From Casting to Coding: Technologies of sculptural reproduction from antiquity to the present

Session Convenors

Elizabeth Johnson, Birkbeck College

Rebecca Wade, Leeds Museums and Galleries

Session Abstract

Recent advances in digital 3D technology have opened up new and exciting possibilities for both artists and art historians, from 3D printed artworks to the use of digital photogrammetry to reconstruct ancient monuments. Situated at the cutting-edge of digital culture, these practices also participate in a longer tradition of sculptural reproduction, including casting, paper squeezes and sculpting machines. Critical studies of sculptural reproduction can help to develop our understanding of the ambiguous territory between artwork and commodity, and illuminate networks of exchange between art and manufacture, entertainment and education. Without adequate critical analyses of the histories of sculptural reproduction, we miss a valuable opportunity to consider the intersection between art history and the everyday.

This session explores how different types of three-dimensional reproduction have shaped the ways in which art is produced, encountered, disseminated and conceptualised. It looks to expose the archaeology of sculptural reproduction by considering its different forms from a transhistorical perspective. Through contributions from art historians, conservators, curators and classicists, we examine sculptural reproductions through a range of frameworks: philosophical, museological, social, material, aesthetic and economic.

Click here to view or download this session’s abstracts


Speakers and Abstracts

Cited Bodies: Data as Material in Contemporary Art

Jack Smurthwaite (Independent)

This paper explores the materialisation of data through its increased use as artistic material; data is often moulded, authored and sculpted to grant it some form of materiality. This investigation is prompted by the relatively recent realisation in the public consciousness that (personal) data has value and currency, that it can have an impact outside the confines of the human body. Certain data is then often simultaneously personal and alien; it represents the subject but is apparently divorced from the agency of that same subject.

Increasingly in recent years, artists have approached data as a plastic and malleable medium and have used their agency as creators to alter the manifestation of that which was once thought of as distinctly non-physical. The question then stands: if the non-physical can be ‘materialised’ then is it also sculptural and, if so, what impact does this have on the (expanded) sculptural field?

Andrew Benjamin has said that ‘material can never be just the mere presence of matter’, that something else must be at work within sculpture for it to satisfactorily function within his philosophical framework. This paper engages with Benjamin’s Heideggerian project beyond matter but challenges it to consider new and differing forms of materiality in light of recent developments in both the philosophy of art and art-making practices.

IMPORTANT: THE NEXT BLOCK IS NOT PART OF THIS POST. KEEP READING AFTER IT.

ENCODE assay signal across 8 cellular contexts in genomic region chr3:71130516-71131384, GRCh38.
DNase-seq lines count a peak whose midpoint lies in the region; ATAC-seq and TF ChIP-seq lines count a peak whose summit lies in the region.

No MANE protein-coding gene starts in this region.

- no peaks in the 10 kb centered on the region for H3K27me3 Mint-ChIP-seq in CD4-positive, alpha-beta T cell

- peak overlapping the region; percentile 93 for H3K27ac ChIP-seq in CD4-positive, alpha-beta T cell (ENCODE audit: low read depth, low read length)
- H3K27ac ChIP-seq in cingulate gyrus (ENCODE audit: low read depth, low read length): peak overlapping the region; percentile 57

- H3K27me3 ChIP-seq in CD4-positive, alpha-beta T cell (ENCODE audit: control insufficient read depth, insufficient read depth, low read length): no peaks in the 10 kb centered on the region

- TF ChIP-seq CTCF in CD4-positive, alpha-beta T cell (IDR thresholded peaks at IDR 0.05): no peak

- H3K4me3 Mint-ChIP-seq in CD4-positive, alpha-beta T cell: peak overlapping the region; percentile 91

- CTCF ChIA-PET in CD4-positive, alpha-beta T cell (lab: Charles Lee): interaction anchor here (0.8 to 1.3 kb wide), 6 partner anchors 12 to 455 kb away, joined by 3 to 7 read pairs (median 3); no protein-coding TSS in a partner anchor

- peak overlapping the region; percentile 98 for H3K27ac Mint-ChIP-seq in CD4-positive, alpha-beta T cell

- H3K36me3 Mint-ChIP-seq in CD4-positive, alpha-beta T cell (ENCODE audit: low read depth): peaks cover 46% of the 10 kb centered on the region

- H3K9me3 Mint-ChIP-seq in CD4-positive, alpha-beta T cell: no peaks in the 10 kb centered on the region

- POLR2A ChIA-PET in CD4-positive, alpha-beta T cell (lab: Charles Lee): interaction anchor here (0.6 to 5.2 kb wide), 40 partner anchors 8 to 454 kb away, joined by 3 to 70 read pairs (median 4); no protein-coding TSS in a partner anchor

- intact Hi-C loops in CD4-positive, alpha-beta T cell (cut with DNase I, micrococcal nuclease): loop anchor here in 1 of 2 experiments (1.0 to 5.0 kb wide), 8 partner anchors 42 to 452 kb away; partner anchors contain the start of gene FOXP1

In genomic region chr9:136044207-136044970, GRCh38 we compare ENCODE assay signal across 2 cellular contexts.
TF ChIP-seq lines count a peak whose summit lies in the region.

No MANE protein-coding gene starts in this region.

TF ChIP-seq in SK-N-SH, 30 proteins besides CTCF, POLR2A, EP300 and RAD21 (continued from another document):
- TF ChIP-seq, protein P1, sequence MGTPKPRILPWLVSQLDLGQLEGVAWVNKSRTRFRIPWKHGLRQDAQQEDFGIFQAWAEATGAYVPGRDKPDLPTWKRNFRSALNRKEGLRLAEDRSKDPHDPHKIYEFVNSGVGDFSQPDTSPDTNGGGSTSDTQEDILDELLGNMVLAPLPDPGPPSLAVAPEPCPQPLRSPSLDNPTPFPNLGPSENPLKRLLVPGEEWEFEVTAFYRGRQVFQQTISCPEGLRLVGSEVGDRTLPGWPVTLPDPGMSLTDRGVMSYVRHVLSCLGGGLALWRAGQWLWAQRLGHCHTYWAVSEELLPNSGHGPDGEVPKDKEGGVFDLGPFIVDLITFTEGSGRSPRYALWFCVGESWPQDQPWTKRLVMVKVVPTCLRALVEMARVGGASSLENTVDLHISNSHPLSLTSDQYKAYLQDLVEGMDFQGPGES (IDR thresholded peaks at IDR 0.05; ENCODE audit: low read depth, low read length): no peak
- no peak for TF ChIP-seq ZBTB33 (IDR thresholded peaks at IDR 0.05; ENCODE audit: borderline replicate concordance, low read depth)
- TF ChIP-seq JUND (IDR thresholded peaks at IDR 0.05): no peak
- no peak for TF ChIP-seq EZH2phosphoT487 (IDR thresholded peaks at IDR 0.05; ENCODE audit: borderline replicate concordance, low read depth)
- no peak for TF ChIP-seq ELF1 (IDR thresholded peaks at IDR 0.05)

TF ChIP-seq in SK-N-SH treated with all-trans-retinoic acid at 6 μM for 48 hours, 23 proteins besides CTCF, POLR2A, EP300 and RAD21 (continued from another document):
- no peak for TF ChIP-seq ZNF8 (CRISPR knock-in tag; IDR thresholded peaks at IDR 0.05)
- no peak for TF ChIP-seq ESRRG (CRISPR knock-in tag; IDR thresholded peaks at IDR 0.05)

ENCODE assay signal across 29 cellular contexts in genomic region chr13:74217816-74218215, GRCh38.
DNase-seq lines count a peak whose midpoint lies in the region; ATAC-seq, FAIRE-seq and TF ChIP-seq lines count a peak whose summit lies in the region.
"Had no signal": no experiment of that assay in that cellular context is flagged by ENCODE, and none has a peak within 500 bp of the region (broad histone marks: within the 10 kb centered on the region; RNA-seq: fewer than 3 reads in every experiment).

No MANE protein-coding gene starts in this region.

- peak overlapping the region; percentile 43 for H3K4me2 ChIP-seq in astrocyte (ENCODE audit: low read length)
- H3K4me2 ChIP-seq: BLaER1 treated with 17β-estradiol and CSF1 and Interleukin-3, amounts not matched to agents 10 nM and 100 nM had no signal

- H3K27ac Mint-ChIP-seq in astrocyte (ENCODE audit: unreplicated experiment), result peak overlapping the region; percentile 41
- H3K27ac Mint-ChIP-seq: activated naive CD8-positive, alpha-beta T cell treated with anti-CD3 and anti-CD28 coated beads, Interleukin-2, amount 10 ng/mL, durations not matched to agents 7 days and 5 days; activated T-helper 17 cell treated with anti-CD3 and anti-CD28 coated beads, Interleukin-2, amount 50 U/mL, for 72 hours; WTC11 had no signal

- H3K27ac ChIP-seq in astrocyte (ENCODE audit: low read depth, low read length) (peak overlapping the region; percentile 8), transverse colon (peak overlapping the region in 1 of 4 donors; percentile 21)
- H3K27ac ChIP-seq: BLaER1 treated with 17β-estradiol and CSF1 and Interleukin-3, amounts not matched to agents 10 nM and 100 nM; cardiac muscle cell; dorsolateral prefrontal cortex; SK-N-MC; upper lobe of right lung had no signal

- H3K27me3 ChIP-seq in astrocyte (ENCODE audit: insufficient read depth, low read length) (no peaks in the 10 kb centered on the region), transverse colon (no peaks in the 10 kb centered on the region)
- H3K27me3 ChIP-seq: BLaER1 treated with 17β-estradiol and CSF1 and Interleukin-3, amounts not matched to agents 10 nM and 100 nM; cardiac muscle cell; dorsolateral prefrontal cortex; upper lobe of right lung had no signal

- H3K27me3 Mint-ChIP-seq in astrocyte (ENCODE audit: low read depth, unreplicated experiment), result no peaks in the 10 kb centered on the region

The Challenges and Opportunities of Studying Plaster-cast Manufacturing of the 19th Century through Archives and Historical Recipe Books

Valentina Risdonne (Northumbria University/Victoria and Albert Museum)

Making replicas by plaster casting was an extremely successful and remunerative business during the 19th19th century, although the 1798 Garrard’s Act, which aimed to protect plaster-cast makers,  did not stop the pirating of casts and moulds. This led to workshop secrecy around the art of casting and plastering. Moreover, the ‘lower status’ of this art, when compared with painting, sculpture and architecture, may have resulted in reduced interest in the preservation of documentation on this topic. Until recently, the underestimation of the role of these replicas in the museums might also have caused the lack of conservation peer-reviewed papers on the treatments applied to these objects. This paper explores how the archival and historical research on the materials and the manufacturing techniques in use during the 19th19th century to produce plaster casts can support the understanding, display and conservation of these objects. Questions such as What are the challenges of this research? What is the material available to support the historical and scientific research? Why is some information virtually unavailable? will be addressed. Through a review of the sources and an evaluation of the initial expectation regarding my research on plaster casts, the paper will describe how a challenging initial search can be turned in a cradle of opportunities.


The Making of Greek and Roman Sculpture and the Idea of the ‘Mechanical’

Emma Payne (King’s College London)

Through the 19th century, there was a growing tendency to approach Roman marble sculptures purely as a means through which to examine lost Greek bronze works. Roman statues were increasingly dismissed as inferior, unoriginal copies. Such disparagement of Roman marbles took off just as mechanical copying techniques were becoming better known and more widely available. Roman sculptures were often now described as ‘mechanical’ and this perspective persisted well into the 20th century. For instance, Cornelius Clarkson Vermeule, curator of classical art at the MFA, Boston (1957–96), wrote that many were ‘routine, mechanical, and rather dull documents of machine creativity’ (Boston Museum Bulletin, 1967, Vol. 65, No. 342, p.175). It has, however, since been suggested that the anachronistic application of modern copying techniques was responsible for this ungracious interpretation of Roman sculpture.